We waited several hours that night. The half-empty waiting room was filled with lined-up black chairs, no colour on the walls to lighten the mood, and very little advancement in calling patients to see the doctor – if there even was one at that ungodly hour. It was tough to stay awake, but I didn’t see myself lounging on those chairs where many may have sat with infectious germs. The lack of comfort didn’t allow me the luxury either. My husband could easily bow his head and take a snooze.
It was such a long night, but I was determined to get answers. We were frustrated by the time three a.m. came around, but stayed until I was called at seven fifteen that morning.
The doctor requested blood work, and results showed I was anemic. “I have Thalassaemia Minor, so that may be why.”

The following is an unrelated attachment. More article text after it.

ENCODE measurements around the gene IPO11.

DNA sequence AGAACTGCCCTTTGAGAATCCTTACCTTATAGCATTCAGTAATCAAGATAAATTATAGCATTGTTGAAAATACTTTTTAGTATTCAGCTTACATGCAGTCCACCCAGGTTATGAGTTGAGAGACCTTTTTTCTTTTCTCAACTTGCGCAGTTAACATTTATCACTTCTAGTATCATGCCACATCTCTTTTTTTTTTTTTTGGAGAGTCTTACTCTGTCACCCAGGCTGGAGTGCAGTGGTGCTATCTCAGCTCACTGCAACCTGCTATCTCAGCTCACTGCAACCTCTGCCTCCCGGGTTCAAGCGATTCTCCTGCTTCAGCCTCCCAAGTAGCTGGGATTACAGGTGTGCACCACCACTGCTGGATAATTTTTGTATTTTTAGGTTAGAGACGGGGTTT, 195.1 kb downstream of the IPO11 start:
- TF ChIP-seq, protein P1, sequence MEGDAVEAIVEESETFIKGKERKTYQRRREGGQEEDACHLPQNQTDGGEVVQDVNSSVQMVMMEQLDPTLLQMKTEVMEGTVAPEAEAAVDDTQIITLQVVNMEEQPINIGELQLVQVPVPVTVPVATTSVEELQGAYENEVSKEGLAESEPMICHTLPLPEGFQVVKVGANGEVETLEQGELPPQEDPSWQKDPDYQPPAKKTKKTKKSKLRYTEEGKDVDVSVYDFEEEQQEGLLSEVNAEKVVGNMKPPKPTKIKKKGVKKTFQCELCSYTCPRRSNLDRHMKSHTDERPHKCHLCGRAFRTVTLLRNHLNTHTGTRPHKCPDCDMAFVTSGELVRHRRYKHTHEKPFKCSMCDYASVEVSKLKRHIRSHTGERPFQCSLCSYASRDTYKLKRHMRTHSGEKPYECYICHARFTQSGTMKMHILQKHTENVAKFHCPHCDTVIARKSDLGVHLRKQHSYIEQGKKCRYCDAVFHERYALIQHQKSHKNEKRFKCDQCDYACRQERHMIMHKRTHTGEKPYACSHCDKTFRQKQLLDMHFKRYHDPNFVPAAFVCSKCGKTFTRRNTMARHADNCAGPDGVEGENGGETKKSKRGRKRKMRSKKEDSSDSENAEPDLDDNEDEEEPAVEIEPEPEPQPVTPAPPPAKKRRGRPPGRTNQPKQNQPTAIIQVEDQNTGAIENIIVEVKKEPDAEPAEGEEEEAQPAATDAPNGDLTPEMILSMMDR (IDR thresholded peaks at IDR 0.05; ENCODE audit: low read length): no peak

I didn’t know at the time, but my family doctor, who recently mentioned he had studied the disease, explained that the only way to distinguish the anemia from the Thalassaemia is to check two other sources in the blood. The ferritin was one, but I don’t remember the other. The results can easily be misinterpreted. I wonder if the emergency doctor knew that, and if it would have made any difference in the timing of my diagnosis. Sometimes I speak too much. Perhaps I should have let her continue the investigation without my input. There was no further attention placed on the low blood count, at least not to my knowledge.
So would it have made much difference waiting until the next day to go to the hospital? Would I have gone or tried to see my family doctor following the spitting of blood? No other symptoms occurred for quite some time, so surely I would have done what everyone else does… forgotten about it.
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